“Malaria elimination will not happen overnight but such vaccines could potentially banish from many parts of the world,” Nirbhay Kumar, a professor of global health at the George Washington University Milken Institute School of Public Health, said. “The mRNA vaccine technology can really be a game changer. We saw how successful this technology was in terms of fighting COVID and for this study we adapted it and used it to develop tools to combat malaria.”

Dec 1, 2022

China’s nuclear arsenal to triple by 2035? Country to expand nuclear warheads to 1500 | WION

Posted by in categories: military, nuclear weapons

The protests in China have had no impact on Beijing’s ambitions of world domination. On Tuesday, Chinese jets violated South Korea’s Air defence zone. A Pentagon report further claims China will have 1,500 nuclear warheads by 2035. Priyanka Sharma reports.

#Gravitas #China #Nuclear.

Continue reading “China’s nuclear arsenal to triple by 2035? Country to expand nuclear warheads to 1500 | WION” »

Dec 1, 2022

Dr. Jennifer Fogarty, Ph.D. — Baylor — Innovations To Safeguard Health & Performance In Deep Space

Posted by in categories: biotech/medical, engineering, government, health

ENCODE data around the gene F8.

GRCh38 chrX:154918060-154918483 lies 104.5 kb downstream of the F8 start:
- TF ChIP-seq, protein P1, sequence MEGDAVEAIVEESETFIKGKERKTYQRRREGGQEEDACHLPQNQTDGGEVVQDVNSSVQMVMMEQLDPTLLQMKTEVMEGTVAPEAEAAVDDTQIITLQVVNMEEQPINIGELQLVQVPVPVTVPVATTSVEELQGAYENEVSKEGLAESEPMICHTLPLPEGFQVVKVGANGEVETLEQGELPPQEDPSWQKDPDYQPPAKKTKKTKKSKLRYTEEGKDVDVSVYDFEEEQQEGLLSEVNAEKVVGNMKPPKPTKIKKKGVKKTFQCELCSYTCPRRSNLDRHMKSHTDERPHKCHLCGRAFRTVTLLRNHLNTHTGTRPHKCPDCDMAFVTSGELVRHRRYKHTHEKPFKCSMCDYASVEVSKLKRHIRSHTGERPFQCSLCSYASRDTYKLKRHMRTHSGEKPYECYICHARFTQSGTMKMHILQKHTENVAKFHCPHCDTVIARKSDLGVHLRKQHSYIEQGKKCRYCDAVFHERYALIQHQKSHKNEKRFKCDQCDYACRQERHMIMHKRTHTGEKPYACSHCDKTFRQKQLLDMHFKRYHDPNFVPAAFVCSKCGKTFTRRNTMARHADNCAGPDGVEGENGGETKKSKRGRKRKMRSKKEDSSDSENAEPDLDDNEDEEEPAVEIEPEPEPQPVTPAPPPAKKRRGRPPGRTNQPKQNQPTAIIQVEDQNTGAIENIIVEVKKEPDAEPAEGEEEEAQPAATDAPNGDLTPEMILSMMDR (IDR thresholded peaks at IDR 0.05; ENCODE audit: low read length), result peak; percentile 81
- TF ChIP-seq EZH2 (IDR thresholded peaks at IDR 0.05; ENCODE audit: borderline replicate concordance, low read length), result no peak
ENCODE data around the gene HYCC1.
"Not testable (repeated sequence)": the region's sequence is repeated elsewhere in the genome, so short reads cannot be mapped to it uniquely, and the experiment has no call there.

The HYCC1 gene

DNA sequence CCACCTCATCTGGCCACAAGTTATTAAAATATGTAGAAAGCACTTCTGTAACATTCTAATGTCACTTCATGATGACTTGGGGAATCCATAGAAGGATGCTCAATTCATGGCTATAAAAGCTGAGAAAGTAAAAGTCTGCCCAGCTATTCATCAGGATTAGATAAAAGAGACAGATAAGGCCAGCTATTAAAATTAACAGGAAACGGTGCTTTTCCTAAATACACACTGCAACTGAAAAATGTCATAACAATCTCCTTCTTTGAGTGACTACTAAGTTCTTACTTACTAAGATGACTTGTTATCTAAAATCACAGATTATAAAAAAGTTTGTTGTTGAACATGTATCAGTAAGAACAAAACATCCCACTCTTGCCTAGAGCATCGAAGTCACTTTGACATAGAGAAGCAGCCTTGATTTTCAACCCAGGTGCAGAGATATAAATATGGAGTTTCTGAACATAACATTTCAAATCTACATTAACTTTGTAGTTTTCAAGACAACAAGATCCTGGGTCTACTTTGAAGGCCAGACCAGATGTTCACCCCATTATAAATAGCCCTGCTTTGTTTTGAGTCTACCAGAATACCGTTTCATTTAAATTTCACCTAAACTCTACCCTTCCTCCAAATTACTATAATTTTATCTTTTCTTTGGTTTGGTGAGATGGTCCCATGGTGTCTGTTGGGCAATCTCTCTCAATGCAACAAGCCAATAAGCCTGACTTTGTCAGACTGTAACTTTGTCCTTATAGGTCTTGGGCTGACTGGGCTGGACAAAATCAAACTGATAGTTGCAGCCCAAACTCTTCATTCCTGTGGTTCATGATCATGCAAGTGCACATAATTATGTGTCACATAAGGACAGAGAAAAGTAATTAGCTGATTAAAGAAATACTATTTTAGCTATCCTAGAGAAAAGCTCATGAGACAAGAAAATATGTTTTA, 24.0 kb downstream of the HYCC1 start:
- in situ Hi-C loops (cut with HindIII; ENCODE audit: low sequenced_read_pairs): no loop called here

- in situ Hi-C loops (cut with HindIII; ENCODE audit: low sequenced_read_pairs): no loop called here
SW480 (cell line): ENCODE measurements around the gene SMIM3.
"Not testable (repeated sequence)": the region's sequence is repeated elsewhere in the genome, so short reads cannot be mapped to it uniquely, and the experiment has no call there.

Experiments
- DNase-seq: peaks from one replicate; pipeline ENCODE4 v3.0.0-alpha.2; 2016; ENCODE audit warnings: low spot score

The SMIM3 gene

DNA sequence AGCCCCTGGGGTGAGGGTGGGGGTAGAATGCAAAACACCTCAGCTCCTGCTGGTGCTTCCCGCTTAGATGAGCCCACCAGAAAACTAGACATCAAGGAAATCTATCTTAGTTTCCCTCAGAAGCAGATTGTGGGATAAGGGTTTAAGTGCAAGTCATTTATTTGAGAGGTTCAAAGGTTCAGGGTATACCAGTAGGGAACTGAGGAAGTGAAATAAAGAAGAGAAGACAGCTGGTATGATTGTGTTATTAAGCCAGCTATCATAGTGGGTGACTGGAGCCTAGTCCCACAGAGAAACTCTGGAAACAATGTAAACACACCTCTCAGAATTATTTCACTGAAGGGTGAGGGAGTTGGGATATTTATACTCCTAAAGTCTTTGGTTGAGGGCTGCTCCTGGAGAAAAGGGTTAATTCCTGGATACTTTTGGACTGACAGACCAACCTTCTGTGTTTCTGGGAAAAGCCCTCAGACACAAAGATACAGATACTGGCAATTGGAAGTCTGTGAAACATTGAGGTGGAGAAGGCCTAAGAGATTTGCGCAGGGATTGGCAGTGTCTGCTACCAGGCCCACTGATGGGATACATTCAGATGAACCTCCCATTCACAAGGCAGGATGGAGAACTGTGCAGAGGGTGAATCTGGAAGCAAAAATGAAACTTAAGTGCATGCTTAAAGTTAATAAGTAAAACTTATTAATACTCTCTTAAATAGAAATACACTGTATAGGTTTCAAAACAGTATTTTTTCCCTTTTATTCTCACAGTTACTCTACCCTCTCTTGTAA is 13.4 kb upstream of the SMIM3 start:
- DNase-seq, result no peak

Dr. Jennifer A. Fogarty, Ph.D. (https://www.bcm.edu/people-search/jennifer-fogarty-100936) is the Chief Scientific Officer for the Translational Research Institute for Space Health (TRISH — https://www.bcm.edu/academic-centers/space-medicine/translat…-institute) at Baylor College of Medicine, and the Director of the Applied Health and Performance at Sophic Synergistics LLC.

As Chief Scientist of TRISH, Dr. Fogarty leads an innovative and high-risk research and technology development portfolio to address the most challenging human health and performance risks of space exploration.

Continue reading “Dr. Jennifer Fogarty, Ph.D. — Baylor — Innovations To Safeguard Health & Performance In Deep Space” »